Greater Cleveland Congregations (GCC) has asked Cavaliers’ owner Dan Gilbert to personally contribute $35 million to a Community Equity Fund that would match, dollar-for-dollar, all $160 million of the publicly financed portion of the Quicken Loans Arena renovation deal.
In a meeting with Cavs’ corporate leadership Feb. 6 (a meeting that included Cavs’ President Len Komoroski, but not Gilbert himself), GCC asked for a face-to-face meeting with Gilbert to seek his support for the fund. The $35 million that GCC wants from him would instantly capitalize the fund and provide start-up costs for the construction of two mental health crisis centers in Cleveland, one on the east side and one on the west. In addition to the crisis centers, GCC would like to fund “Job Access Pipelines” and “Neighborhood Capital Projects” with the community dollars.
Requesting substantial direct support from Gilbert stems from GCC’s idea that Cleveland residents are getting railroaded by downtown interests and that there needs to be commensurate investment in distressed neighborhoods if Gilbert and the Cavs’ (and, crucially, elected leaders) want voters’ support for what's being spun as a "deal" — not like they ever asked for it.
“At a time when we need to unite our city and county, this deal as it stands further divides Cleveland,” GCC wrote in a letter to Gilbert, delivered to Komoroski on Feb. 6. “We are asking for a meeting directly with you to negotiate these terms, because you are the principal decision-maker. We believe it is your responsibility to ensure this deal builds one Cleveland.”
In a press release sent to media this week after GCC received no response from the Cavaliers’ organization, GCC got more specific about the imbalance of the deal.
“GCC’s belief is that the financial benefit Mr. Gilbert and the Cavaliers accrue from the Q far outweighs what Cleveland-area residents receive in return,” GCC leaders wrote. “Examples of these benefits include not paying property tax on the Q building, extracting exclusive value of the building’s naming rights, and a Cavaliers franchise now valued at $1.2 billion, up from $375 million when Mr. Gilbert first purchased the Cavs, which the public helps subsidize through the current Q arrangement.”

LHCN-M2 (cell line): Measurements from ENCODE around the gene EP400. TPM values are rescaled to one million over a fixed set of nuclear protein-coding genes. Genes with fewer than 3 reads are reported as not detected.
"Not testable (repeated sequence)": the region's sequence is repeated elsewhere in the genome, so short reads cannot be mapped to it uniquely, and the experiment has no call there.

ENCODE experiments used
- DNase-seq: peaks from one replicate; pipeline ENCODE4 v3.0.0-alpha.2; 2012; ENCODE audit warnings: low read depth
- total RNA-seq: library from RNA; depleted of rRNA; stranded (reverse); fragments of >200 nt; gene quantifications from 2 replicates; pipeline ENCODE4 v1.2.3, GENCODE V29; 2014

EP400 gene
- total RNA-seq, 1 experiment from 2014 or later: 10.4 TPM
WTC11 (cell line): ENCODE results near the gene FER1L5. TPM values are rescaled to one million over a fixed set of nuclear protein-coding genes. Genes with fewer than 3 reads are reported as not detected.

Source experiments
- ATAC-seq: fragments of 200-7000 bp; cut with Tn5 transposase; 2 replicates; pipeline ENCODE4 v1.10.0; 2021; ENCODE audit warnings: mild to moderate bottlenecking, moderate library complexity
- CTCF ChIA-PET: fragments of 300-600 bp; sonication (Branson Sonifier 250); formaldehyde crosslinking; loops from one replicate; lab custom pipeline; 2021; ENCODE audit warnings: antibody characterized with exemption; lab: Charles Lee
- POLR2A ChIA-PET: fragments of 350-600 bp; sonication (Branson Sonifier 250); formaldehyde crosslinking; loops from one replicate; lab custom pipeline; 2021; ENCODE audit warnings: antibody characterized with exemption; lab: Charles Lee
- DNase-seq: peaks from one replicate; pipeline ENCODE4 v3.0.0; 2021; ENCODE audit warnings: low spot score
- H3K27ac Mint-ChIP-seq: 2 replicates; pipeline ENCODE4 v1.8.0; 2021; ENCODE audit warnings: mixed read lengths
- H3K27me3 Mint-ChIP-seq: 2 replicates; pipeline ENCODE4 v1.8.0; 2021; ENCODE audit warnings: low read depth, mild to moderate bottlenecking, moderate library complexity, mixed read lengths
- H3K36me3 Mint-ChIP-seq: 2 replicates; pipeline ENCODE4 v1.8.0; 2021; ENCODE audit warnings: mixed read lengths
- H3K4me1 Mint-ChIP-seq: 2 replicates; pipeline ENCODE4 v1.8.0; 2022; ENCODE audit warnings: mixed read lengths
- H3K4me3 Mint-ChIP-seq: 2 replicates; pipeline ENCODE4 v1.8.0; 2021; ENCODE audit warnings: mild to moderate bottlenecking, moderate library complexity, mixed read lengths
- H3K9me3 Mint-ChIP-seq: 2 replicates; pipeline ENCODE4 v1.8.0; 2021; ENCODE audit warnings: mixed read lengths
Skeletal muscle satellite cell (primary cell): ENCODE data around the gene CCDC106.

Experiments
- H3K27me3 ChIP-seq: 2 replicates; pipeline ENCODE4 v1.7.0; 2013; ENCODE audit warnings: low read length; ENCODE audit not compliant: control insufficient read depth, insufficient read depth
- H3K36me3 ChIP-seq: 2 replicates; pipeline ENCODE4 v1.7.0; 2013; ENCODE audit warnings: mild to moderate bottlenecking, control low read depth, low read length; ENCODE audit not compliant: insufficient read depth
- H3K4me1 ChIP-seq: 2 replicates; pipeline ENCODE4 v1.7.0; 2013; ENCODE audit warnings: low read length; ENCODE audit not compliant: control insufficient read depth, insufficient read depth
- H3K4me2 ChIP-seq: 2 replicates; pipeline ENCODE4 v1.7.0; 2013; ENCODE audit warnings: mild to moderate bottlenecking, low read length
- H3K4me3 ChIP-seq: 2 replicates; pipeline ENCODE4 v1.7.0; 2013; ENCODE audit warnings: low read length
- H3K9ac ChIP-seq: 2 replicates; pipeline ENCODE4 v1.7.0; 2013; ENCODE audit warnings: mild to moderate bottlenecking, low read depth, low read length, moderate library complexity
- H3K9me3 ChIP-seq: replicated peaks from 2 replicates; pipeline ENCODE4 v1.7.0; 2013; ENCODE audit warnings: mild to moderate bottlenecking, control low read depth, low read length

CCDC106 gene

GCC plans to discuss the deal on March 9 at 7 p.m. at Elizabeth Baptist Church. They hope to be making a positive announcement, but given the response to date — nothing from the Cavs, not a peep from County Executive Armond Budish, whom they met with in January — they may have to settle for rallying the crowd against greed and injustice.
The March 9 assembly will build on the choreographed demonstration
at County Council Headquarters last week, where more than 100 GCC members packed into council chambers to declare that they were #NotAllIn on the renovation deal.
Fairmount Temple’s Rabbi Josh Caruso, one of several speakers for GCC, asked why Cleveland’s income tax hike had just been passed, premised on a lack of resources for basic city services, when the city seemed to have access to tens of millions of dollars for the Q deal. He also posed the question: What's to stop the Indians or the Browns from asking for a similar deal in the next few years? "Doesn't this open the floodgates?" He wondered. “Where does it stop?”
County council will deliberate on the Q deal during their committee meeting at 2 p.m. tomorrow. That takes place on the fourth floor of the county administrative headquarters (2079 E. 9th St.).